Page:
Jud Caswell,
Blackberry Time
(Alderdown, 2007)

A critic learns early on to recognize that, even if something is not especially to his taste, that doesn't make it bad. "Bad" is something else, and it is not Jud Caswell, a Maine-based singer-songwriter with a warm voice and an amiable musicality. Not to my taste is what we are talking about here: an acoustic guitar player whose work owes its principal inspiration to the likes of James Taylor and Cat Stevens.

Those are not deep roots, and whatever else might be said about them, they certainly are not "folk music." Folk music, which has all of human experience as its starting point, is more resonant than they are, and a folk musician is not defined simply as anybody who plays acoustic guitar in more or less solo performance. Caswell is no folk singer in any definition that does not incorporate the prefix "post." If Taylor and Stevens were/are post-folk singers, Caswell is a post-post-folk singer. Not the sort of thing I dream about.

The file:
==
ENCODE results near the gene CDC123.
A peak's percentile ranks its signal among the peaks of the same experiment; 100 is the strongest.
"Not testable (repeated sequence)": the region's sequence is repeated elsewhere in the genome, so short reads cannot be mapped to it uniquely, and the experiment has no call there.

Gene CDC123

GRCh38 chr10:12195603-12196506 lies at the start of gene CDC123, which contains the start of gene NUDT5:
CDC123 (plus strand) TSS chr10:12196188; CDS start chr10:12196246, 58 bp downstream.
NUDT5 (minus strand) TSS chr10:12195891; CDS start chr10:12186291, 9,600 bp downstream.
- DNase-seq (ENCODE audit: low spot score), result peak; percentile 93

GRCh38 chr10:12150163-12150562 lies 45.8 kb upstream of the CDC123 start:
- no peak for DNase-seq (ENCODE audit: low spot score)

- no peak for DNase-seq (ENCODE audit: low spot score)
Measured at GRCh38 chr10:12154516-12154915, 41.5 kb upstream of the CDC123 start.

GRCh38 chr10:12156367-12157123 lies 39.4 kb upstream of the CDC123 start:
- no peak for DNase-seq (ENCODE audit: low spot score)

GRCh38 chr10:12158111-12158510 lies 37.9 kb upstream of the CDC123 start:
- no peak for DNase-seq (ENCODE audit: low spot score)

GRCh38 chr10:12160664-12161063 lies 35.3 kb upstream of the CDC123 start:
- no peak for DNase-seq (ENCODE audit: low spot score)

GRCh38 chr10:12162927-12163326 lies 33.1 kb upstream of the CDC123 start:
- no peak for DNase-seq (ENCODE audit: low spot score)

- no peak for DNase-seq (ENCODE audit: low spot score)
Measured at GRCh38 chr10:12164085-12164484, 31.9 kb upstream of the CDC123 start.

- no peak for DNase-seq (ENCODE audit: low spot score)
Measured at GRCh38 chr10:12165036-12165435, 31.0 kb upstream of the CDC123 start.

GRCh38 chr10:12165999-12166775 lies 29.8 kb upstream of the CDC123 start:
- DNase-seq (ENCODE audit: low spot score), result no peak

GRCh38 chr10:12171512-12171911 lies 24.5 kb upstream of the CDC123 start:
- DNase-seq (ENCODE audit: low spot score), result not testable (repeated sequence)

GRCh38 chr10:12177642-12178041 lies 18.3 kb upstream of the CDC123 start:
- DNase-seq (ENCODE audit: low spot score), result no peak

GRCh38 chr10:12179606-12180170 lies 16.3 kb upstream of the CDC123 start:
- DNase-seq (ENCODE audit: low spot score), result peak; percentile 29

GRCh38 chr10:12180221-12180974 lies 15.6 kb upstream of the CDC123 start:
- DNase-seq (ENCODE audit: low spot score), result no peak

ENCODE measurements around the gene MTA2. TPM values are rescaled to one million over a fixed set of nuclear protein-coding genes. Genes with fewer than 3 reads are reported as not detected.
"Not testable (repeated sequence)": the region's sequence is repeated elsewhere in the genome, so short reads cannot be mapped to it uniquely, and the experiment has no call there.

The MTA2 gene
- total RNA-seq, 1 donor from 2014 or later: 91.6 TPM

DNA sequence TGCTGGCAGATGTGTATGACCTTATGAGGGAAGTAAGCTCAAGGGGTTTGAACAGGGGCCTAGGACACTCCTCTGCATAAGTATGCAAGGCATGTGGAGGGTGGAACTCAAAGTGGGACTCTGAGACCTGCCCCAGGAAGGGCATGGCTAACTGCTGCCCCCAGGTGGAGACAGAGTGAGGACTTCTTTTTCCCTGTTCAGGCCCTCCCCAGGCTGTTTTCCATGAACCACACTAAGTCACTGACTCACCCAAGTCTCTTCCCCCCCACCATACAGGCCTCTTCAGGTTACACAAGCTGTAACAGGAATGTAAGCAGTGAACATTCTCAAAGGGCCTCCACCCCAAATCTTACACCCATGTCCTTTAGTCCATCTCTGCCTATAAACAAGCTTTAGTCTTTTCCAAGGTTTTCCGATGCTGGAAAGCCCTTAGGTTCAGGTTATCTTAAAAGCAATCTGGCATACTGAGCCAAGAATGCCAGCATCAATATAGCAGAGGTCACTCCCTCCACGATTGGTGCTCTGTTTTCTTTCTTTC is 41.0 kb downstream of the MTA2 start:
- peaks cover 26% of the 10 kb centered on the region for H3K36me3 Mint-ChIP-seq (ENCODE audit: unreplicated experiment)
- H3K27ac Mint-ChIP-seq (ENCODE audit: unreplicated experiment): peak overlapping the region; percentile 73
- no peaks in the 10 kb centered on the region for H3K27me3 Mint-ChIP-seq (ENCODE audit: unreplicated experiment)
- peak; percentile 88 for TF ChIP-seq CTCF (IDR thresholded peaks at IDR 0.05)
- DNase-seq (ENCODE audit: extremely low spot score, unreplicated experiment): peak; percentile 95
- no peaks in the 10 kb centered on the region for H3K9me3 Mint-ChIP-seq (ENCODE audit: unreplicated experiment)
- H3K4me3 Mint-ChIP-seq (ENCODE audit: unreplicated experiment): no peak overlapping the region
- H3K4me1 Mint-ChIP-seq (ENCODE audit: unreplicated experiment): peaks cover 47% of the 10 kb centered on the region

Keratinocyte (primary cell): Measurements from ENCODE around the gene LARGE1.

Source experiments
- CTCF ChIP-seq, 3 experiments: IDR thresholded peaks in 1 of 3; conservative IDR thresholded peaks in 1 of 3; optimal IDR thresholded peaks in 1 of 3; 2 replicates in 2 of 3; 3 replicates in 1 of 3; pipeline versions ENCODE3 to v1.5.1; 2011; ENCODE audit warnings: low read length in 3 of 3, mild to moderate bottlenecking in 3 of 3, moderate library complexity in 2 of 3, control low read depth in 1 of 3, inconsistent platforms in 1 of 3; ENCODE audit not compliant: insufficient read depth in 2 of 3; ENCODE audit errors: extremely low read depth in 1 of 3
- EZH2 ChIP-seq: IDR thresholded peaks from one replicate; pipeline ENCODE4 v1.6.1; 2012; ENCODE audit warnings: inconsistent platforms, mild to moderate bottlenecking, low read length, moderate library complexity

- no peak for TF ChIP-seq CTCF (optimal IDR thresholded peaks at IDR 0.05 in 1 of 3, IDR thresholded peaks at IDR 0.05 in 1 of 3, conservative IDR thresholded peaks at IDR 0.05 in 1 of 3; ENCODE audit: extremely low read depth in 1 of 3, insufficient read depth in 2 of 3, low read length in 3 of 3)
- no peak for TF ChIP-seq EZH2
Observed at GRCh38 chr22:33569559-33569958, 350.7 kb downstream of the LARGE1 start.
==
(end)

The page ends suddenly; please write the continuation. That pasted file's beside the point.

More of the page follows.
He's good, though. By any definition his songs are well-crafted, and the arrangements are smartly conceived and executed, suffused with textured jazz-pop rhythms. His guitar skills, well above average, are employed with taste and restraint. I like it that he gives voice to frank political sentiment, particularly eloquently expressed in "The Men Behind the Bushes" -- and by "Bushes" he does not mean shrubs. He has a melodic sense that even a reviewer as grudgingly inclined as the undersigned cannot disparage. "The Raven in the Apple" even seems like a faint echo of an old, old ballad (besides, of course, the more obvious influence, Poe's "The Raven"), though probably not because I suspect Caswell doesn't know much about "Twa Corbies."

On the other hand, songs like "What Ever Happened to Rob" betray, in my hearing, their composer's relative youth. As I listen to it, I can't bring myself to care what happened to Rob. The romantic ups and downs chronicled in other compositions (however appealing the melodies and arrangements) feel too personal and too specific to engage me much -- in short, the usual singer-songwriter failure to communicate to those of us who aren't personal friends of his. On the third hand, the title song causes me to think of the late Steve Goodman, and that is not a bad thing.

[ visit the artist's website ]

review by
Jerome Clark

29 December 2007

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